Step 7: To charge your Kindle, you plug the small micro-B USB end into the Kindle and the normal USB plug end into either the three-pin wall socket adapter that is supplied with the Kindle, or the USB connection of a powered-on PC or laptop. Most USB connection ports can be found on the front of PCs, to the side or at the back of laptops, and on some monitors and keyboards. To find the correct port look for the USB symbol (see right).
Step 8: Amazon makes it easy to buy books in all genres, but there are also many free classics available. Over two million books published before 1923 are now in the public domain, and therefore copyright-free. Many of these, together with other free publications, are available from Amazon.co.uk. Simply search Amazon.co.uk for ‘Free Kindle books’.
Any Kindle titles you buy on Amazon is saved to your account and sent automatically to your Kindle - as long as it has an active Internet connection. If you have a basic Kindle, this is limited to books, magazines and newspapers. Kindle Fire users can also access videos, music and games.
Step 9: You can also email personal documents to your registered Kindle devices, supported Kindle reading applications and Kindle Library in the Cloud. From Amazon’s Your Account page, use the drop-down menu to select Manage Your Kindle.
Click Personal Document Settings on the sidebar. Your device's email address is listed beside the Kindle's name, usually in the form of firstname.lastname@example.org. Click Add a new approved e-mail address to add your email address to a whitelist that allows you to email personal documents. You can also add email addresses for other people whom you have agreed can send content to your Kindle. To send a document to your Kindle, you then simply attach it to a new e-mail, or forward an existing e-mail with it attachment to the 'Send-to-Kindle e-mail address'.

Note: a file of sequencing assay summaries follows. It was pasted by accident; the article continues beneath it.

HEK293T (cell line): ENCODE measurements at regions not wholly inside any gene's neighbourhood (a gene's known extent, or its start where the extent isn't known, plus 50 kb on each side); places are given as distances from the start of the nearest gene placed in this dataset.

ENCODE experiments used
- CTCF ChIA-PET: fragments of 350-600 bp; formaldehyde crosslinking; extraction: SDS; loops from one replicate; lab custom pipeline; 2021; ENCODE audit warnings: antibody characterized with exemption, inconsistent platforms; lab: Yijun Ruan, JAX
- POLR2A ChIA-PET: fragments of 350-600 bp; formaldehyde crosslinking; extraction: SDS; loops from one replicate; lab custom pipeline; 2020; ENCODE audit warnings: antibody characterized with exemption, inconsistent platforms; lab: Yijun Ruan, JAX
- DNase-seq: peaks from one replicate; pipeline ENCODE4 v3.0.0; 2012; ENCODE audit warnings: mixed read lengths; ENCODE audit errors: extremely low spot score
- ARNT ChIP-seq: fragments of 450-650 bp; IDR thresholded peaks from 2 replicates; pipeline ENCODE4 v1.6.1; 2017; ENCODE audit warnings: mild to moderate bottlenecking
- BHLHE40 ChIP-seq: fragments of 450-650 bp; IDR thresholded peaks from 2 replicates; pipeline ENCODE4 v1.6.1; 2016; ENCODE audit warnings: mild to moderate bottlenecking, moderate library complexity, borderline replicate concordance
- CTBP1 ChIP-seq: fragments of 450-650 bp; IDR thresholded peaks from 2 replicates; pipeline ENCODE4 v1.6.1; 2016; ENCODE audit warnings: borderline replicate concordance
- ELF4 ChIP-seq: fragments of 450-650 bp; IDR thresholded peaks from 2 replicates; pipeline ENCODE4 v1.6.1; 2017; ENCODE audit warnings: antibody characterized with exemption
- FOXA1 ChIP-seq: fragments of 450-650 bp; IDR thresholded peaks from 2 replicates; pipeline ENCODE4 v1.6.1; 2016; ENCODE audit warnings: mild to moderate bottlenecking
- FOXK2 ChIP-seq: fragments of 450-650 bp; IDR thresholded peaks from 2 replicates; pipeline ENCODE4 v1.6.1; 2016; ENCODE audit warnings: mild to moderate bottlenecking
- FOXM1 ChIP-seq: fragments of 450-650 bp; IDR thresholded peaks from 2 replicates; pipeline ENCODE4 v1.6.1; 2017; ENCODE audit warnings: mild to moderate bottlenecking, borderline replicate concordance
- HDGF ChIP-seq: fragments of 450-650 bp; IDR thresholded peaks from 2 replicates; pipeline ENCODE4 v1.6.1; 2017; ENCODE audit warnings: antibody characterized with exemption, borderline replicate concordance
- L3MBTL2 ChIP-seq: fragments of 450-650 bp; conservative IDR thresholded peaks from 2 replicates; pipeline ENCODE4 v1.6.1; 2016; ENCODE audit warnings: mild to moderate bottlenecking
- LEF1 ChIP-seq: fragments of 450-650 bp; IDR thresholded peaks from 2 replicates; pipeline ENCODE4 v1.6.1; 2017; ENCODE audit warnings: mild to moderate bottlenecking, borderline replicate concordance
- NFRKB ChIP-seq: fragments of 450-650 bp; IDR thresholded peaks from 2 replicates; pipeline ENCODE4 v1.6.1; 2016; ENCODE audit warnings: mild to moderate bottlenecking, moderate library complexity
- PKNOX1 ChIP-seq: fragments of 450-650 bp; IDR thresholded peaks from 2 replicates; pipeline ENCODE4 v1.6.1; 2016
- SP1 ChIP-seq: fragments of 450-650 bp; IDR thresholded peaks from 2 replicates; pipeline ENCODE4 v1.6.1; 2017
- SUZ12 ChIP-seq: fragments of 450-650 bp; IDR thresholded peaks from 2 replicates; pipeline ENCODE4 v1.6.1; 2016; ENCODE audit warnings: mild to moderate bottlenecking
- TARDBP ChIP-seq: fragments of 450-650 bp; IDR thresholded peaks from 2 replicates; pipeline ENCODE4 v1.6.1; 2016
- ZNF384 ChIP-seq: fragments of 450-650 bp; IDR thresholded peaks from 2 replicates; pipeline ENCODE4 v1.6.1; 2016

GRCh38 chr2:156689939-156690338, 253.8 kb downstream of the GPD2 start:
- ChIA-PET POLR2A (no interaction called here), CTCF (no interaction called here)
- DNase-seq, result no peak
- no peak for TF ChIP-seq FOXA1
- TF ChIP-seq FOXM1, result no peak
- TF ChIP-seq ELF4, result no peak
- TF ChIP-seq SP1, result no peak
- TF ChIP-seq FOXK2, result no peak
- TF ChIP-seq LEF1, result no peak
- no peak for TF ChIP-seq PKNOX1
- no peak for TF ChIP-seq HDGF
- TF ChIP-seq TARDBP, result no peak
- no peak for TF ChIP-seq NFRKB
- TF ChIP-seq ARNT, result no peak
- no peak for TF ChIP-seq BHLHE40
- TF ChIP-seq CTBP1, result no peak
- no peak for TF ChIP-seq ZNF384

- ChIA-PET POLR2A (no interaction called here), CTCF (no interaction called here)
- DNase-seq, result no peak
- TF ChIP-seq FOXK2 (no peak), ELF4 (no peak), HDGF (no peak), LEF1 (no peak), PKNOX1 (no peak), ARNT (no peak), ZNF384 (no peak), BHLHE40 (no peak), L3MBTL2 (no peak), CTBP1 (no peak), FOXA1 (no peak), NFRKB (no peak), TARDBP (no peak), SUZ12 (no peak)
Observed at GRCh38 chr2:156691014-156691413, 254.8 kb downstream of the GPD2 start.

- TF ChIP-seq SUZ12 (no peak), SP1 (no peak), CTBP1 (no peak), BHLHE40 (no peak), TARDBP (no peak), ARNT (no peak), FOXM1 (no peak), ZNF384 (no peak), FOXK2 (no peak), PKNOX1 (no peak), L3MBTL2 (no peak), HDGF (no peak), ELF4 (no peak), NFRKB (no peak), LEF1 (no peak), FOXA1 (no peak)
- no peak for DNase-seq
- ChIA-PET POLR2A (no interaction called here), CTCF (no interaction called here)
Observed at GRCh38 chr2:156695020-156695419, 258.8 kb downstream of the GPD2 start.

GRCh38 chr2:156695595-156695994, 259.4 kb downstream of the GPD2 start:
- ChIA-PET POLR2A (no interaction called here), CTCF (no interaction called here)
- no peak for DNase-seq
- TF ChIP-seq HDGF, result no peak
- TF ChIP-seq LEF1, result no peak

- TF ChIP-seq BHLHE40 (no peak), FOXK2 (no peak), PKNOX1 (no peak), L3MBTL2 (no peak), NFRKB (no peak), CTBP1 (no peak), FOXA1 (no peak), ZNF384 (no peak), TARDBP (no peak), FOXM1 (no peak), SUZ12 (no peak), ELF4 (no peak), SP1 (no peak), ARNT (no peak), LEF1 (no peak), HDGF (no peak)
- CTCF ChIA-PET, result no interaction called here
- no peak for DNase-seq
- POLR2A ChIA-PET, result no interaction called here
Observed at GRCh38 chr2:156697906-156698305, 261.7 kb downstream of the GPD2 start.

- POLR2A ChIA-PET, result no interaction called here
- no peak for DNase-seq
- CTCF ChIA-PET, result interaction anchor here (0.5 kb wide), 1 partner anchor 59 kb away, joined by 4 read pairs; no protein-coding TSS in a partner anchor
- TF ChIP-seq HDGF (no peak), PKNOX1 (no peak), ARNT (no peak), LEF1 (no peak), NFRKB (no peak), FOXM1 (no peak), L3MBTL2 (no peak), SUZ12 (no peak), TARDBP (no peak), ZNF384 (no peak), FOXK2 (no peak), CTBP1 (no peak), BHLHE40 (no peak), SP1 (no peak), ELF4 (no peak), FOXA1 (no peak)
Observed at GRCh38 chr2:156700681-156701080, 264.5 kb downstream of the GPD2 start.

Step 9: If you don't have a wireless connection, you can transfer books, magazines, or newspapers from a computer to your Kindle Keyboard using the USB cable you received with your device. Go to Amazon’s Manage Your Kindle page and click Actions… beside the Kindle content you want to transfer. Select Download & Transfer via USB. From the drop-down menu, select your Kindle and then click Download.
There are many other things you can do with your Kindle For example, you can also browse the Internet using your Kindle's built-in wifi connection or 3G, if your model supports it. On the Kindle, Kindle Keyboard and Kindle Touch the browser is included along with other experimental features, which you can access from the Menu. On the Kindle Fire, select Web on the Home screen to open the Amazon Silk browser.
You can also configure social networks to share notes, text and ratings from your Kindle. On the Kindle and Kindle Keyboard, go to the Settings page and navigate to Social Networks. On the Kindle Touch, go to Settings, click Reading Options and choose Social Networks. On the Kindle Fire, go to Settings and choose My Account.
Jacklyn Williams is a Digital Unite tutor.